The fall 1999 protests over the World Trade Organization (WTO) meeting in Seattle highlighted the intensifying social and political tensions companying the market-driven forces of "globalization." Neoliberal assumption of "freetrade" and capital mobility" had previously dominated the political discourse of both developed and developing countries with grandiose promises of "rising tides" of prosperity "lifting the boats" of all participating social groups via higher wages, lower retail prices, and increasing employment. While neoliberal critiques (Rugman 1994; Hufbauer and Schott 1993, 1992; Lustig, Bosworth and Lawrence 1992; Reich 1991) have tended to focus on recalcitrant nationalism such as protectionist trade policies and intransigent union with inflexible labor policies, the reality is that...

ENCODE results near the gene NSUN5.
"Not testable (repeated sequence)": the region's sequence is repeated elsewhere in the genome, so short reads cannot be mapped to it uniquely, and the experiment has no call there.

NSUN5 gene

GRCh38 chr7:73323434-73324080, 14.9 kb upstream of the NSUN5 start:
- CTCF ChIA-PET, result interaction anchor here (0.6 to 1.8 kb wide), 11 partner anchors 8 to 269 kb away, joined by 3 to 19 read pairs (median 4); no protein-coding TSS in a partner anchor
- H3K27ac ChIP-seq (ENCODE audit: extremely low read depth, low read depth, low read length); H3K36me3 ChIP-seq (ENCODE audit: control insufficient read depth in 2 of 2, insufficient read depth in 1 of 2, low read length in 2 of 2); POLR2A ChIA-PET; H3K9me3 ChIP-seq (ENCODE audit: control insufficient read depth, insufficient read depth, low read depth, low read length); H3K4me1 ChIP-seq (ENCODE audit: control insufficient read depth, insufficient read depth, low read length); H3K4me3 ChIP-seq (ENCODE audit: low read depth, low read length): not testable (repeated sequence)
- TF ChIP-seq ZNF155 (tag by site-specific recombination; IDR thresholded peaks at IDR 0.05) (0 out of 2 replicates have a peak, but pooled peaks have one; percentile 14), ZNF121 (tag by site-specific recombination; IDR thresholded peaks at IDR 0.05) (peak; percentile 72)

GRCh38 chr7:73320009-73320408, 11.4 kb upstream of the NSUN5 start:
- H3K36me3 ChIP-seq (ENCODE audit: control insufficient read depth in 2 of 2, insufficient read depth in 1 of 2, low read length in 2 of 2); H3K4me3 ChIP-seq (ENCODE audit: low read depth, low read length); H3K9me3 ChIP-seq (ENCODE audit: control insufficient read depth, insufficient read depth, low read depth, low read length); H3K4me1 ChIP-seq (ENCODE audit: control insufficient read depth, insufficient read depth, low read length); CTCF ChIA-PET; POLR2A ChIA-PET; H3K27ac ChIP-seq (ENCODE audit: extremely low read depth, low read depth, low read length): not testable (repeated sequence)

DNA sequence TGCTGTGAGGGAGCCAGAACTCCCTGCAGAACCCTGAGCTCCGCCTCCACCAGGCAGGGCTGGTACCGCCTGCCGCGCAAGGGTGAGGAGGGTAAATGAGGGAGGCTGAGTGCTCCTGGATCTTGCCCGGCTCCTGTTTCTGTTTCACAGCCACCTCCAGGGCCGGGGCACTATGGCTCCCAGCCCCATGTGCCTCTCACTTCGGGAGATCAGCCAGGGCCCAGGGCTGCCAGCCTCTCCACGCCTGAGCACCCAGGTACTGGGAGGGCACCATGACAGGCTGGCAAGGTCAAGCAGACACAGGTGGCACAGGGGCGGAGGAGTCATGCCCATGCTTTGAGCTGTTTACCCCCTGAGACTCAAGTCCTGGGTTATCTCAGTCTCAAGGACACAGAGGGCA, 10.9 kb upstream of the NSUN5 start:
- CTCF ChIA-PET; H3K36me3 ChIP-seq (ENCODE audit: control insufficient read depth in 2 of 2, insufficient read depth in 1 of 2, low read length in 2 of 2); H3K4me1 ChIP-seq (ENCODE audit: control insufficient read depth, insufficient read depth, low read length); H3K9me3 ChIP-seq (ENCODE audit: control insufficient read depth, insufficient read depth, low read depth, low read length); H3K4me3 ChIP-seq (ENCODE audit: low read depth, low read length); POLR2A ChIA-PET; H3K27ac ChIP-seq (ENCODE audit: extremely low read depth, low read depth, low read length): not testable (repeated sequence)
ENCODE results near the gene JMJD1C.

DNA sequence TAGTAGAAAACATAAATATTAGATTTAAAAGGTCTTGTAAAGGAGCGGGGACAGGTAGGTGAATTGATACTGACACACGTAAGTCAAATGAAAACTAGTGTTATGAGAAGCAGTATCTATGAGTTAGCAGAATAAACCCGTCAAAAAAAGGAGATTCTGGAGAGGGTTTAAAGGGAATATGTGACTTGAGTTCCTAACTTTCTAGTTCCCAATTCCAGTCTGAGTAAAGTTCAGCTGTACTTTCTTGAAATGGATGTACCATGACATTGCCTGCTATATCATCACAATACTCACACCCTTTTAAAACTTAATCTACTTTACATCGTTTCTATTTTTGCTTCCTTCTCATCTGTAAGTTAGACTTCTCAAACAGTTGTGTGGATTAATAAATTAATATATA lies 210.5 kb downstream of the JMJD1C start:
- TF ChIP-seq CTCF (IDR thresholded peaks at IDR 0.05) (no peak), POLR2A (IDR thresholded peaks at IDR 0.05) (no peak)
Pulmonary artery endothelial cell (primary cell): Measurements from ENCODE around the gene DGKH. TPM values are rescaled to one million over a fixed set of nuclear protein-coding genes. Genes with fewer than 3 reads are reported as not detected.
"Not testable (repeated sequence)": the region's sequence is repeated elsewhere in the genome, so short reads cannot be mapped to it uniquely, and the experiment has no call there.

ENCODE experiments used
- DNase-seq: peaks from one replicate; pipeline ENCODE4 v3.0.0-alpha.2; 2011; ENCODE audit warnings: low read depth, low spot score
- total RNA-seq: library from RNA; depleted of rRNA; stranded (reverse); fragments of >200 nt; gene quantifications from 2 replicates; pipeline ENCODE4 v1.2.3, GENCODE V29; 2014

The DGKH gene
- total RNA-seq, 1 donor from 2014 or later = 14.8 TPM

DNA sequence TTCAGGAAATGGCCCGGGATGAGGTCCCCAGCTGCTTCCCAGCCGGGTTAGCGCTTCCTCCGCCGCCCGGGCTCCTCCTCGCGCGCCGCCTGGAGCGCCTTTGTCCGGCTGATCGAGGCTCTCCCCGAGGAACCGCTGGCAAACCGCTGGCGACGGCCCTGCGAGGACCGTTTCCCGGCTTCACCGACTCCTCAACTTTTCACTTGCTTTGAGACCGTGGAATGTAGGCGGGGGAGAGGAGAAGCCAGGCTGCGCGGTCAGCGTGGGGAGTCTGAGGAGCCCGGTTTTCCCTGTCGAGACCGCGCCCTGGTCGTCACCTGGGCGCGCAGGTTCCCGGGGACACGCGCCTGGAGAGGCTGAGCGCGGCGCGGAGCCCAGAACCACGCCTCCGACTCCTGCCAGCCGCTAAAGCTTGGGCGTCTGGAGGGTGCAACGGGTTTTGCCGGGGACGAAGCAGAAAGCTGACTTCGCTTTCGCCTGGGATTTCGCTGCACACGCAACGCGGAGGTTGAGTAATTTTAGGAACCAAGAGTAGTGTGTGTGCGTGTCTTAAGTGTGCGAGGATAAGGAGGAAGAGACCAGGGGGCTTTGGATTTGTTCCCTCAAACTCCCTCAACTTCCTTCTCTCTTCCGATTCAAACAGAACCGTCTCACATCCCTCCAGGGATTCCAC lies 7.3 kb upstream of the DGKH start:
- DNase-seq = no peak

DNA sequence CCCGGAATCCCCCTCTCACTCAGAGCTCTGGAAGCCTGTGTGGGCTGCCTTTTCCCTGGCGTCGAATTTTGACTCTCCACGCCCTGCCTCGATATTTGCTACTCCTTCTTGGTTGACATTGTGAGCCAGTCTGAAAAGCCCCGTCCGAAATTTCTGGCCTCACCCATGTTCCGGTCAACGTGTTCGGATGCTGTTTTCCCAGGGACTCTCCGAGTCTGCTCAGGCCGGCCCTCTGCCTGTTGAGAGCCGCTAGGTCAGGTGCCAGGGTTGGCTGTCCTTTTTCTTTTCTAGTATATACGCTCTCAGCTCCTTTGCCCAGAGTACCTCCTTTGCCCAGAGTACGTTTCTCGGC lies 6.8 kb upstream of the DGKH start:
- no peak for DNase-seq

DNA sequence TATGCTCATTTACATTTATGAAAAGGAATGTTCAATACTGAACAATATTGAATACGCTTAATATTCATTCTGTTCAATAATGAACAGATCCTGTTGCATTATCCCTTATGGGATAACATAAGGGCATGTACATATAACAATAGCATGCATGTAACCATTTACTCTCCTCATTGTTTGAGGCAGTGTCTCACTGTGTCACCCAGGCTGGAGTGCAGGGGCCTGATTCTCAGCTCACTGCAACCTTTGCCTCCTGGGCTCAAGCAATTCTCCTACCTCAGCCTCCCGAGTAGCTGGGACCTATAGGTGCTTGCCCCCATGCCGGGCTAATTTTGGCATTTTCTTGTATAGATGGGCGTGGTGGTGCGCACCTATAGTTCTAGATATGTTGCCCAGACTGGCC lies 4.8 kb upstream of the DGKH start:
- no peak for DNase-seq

Publication Date



Note: imported from RIT’s Digital Media Library running on DSpace to RIT Scholar Works in February 2014.

Document Type


Department, Program, or Center

Accounting (SCB)


RIT – Main Campus